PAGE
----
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Sunrise on Lake Superior
Nikon D800, Laowa 12mm Zero D Lens
Singh Ray 3-stop Reverse Graduated Neutral Density Filter
ISO 50
f16 @ 0.6 sec

 

The recently concluded, inaugural, Lake Superior Wild & Scenic Photography Retreat was a fantastic success. A very BIG thank-you to Don Johnston for his hard work and assistance with this event. We had 10 fabulous participants that were eager to explore the landscape amid wind, snow, and rain. Our efforts were not only to photograph the grand, magnificent scenes before us, but to also concentrate on the smaller details at our feet as they can often tell an important part of the story as well. We were grateful that the first two days presented beautiful sunrises and sunsets. On the third day we had a lovely sunrise at the onset of what turned out to be a very windy and rainy day, which allowed folks time to rest after a busy first two days and to process some of their imagery from the first two days as well. On the fourth and final full day of photography we enjoyed many areas of Lake Superior Provincial Park from the Sand River area to the Old Woman Bay area under mush calmer conditions although it was chilly with the air temperatures hovering around 2 degrees Celsius.

Lake Superior has long been my favourite location within Ontario for landscape photography. The possibilities are endless. During this retreat I enjoyed composing scenes with my Laowa 12mm Zero D Lens as it was my first trip to the region with this extreme wide angle lens in my gear bag.

Below are a series of my initial edits from the retreat…stay tuned for more imagery soon.

I will be planning a second annual Lake Superior Wild & Scenic Photography Retreat. For those that are interested in registering for the event please do send along your contact info to me, by clicking here, if you are not already on my contact list. Don Johnston and yours truly are very well travelled along the Lake Superior coast and know where to be during the given weather conditions to maximize the photographic efforts.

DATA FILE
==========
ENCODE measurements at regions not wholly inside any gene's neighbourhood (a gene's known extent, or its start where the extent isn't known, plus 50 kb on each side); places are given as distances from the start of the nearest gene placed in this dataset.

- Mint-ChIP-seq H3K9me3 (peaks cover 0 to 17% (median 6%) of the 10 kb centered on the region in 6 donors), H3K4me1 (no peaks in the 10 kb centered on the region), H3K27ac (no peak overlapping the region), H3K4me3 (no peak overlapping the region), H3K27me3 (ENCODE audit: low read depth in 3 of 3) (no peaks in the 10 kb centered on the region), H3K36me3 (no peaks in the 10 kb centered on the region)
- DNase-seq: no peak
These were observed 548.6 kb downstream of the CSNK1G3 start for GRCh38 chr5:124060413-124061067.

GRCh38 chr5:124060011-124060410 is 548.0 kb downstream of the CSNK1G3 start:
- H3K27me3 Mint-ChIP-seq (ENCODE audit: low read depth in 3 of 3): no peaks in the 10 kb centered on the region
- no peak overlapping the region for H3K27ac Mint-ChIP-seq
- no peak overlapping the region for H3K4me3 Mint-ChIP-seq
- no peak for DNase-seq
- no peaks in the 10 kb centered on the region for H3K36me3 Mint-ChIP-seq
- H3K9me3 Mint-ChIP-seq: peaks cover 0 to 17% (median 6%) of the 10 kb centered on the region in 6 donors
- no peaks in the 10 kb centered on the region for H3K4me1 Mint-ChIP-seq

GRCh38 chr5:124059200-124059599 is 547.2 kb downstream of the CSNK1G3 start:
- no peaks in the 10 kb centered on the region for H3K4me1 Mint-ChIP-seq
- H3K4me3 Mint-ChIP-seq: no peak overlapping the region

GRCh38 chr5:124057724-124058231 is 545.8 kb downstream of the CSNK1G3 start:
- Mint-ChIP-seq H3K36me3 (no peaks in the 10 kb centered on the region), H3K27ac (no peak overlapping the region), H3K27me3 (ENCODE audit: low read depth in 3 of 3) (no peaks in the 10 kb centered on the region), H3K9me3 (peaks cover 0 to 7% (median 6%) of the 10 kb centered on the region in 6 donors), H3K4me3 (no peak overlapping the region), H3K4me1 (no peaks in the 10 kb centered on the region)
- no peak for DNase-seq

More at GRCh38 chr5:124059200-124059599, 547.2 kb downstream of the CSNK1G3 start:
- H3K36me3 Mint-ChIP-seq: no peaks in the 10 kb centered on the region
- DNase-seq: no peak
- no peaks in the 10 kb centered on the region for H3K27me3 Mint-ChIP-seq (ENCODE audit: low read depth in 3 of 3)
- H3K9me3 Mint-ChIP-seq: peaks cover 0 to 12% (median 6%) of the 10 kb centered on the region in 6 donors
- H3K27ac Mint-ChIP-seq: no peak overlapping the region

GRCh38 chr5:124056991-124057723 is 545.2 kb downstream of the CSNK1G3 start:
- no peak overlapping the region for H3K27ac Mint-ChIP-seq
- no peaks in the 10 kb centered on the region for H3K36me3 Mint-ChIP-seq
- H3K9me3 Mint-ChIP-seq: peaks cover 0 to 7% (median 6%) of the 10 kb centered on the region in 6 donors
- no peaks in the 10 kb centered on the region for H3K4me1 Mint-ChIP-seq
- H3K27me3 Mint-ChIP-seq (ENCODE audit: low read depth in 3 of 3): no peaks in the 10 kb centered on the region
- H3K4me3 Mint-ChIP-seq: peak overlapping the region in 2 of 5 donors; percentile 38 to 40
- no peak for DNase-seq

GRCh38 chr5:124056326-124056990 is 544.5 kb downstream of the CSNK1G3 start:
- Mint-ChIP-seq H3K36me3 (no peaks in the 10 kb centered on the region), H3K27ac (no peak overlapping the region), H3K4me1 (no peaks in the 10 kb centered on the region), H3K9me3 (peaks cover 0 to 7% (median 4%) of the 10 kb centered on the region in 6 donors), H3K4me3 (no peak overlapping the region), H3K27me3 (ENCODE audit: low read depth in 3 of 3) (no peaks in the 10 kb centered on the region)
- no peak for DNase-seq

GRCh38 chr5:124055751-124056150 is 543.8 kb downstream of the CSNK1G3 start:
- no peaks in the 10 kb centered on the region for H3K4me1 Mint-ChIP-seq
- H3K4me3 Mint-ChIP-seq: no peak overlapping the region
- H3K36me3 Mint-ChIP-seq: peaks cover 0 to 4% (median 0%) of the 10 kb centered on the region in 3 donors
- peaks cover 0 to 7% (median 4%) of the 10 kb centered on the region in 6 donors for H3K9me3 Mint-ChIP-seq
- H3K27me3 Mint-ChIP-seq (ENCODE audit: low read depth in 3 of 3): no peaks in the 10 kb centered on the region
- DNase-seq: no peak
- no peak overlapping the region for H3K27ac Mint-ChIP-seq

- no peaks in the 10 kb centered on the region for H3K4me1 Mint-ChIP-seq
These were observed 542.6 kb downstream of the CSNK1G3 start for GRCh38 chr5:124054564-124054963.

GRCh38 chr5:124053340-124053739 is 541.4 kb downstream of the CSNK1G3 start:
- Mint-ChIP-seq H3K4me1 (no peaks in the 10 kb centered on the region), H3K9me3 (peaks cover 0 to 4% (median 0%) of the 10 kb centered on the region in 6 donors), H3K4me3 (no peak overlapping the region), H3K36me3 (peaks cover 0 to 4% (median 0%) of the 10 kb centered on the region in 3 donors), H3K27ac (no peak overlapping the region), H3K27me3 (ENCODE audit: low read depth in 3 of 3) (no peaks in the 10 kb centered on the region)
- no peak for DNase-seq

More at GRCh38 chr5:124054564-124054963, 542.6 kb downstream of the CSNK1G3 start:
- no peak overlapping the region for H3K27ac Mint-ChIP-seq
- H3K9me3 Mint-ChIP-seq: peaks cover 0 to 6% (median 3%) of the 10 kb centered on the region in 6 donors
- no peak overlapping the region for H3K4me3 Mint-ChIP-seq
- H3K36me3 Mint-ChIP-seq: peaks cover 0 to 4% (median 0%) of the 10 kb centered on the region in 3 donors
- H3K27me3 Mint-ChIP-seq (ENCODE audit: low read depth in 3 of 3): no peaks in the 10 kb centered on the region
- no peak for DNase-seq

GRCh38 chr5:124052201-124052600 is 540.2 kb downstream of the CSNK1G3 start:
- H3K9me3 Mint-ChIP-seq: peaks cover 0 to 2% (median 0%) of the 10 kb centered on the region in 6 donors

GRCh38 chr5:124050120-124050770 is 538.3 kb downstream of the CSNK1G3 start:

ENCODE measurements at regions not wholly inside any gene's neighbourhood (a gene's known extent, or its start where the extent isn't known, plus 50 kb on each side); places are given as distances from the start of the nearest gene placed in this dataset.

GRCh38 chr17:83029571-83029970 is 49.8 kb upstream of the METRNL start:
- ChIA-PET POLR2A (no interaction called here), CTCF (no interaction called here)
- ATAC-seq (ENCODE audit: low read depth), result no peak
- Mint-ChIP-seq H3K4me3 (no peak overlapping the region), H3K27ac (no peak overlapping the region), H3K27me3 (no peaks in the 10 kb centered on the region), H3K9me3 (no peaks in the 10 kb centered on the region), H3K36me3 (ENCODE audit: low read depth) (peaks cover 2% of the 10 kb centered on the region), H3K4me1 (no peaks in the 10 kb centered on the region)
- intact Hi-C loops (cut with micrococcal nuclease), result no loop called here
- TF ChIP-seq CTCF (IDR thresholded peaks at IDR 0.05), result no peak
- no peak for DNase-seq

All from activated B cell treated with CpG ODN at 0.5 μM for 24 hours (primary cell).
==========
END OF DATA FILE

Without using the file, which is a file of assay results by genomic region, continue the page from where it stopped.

Sunrise on Lake Superior
Nikon D800, Laowa 12mm Zero D Lens
Singh Ray 3-stop Reverse Graduated Neutral Density Filter
ISO 50
f16 @ 0.8 sec

 

Sunset on Lake Superior
Nikon D800, Laowa 12mm Zero D Lens
Singh Ray 3-stop Reverse Graduated Neutral Density Filter
ISO 100
f16 @ 13 sec

 

Sunrise on Lake Superior
Nikon D800, Laowa 12mm Zero D Lens
ISO 100
f16 @ 1.3 sec

 

Sunset on Lake Superior
Nikon D800, Nikon 18-35mm lens at 29mm
Singh Ray 3-stop Reverse Graduated Neutral Density Filter
ISO 50
f16 @ 5 sec

 

Wave Polished Stones on Lake Superior
Nikon D800, Nikon 28-300mm lens at 170mm
ISO 50
f18 @ 1/8 sec

 

In-camera Wave Blur, Old Woman Bay, Lake Superior
Nikon D800, Nikon 200-500mm lens
ISO 50
f32 @ 1/5 sec

 

Crashing Wave on Lake Superior
Nikon D800, Laowa 12mm Zero D Lens
ISO 50
f16 @ 1/60 sec

 

Moonlit Lake Superior
Nikon D800, Nikon 18-35mm lens at 31mm
ISO 3200
f11 @ 13 seconds

 

Sunset on Lake Superior
Nikon D800, Laowa 12mm Zero D Lens
Singh Ray 3-stop Reverse Graduated Neutral Density Filter
ISO 50
f16 @ 1.3 sec

 

Sunset on Lake Superior
Nikon D800, Laowa 12mm Zero D Lens
Singh Ray 3-stop Reverse Graduated Neutral Density Filter
ISO 100
f16 @ 5 sec

 

Rugged Lake Superior Shoreline